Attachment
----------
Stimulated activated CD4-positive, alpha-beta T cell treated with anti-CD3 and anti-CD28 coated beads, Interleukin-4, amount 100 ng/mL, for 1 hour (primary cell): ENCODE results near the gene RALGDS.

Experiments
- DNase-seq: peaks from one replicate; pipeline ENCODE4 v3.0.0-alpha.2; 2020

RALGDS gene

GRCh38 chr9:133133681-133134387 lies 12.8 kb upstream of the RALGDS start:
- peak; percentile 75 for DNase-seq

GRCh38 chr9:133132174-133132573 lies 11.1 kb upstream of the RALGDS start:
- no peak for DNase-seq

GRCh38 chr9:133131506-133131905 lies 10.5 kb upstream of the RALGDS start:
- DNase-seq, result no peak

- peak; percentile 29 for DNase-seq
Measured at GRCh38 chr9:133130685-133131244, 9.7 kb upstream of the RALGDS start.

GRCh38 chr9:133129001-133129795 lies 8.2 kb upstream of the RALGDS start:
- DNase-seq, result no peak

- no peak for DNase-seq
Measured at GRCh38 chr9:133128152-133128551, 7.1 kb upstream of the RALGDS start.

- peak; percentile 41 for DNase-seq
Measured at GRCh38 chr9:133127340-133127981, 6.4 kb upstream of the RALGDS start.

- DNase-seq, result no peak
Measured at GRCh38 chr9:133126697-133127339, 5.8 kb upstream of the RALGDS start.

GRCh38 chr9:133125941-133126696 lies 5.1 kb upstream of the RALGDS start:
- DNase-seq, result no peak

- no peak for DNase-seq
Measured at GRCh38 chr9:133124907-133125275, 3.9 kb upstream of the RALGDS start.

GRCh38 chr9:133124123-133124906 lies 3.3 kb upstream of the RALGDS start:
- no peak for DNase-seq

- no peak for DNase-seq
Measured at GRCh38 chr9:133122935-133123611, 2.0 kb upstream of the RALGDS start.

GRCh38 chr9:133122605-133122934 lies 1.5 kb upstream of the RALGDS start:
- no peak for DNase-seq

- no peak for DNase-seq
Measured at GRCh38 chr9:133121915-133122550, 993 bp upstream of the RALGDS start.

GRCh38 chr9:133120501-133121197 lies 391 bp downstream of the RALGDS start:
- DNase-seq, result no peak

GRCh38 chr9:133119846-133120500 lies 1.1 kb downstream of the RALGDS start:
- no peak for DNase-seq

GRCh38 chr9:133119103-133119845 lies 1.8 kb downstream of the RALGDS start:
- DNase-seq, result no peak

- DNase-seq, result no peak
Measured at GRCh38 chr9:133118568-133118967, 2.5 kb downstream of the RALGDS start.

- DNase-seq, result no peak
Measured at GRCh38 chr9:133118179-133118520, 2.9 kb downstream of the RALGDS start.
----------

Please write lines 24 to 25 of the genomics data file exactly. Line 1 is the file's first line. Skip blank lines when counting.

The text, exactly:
Measured at GRCh38 chr9:133124907-133125275, 3.9 kb upstream of the RALGDS start.

GRCh38 chr9:133124123-133124906 lies 3.3 kb upstream of the RALGDS start: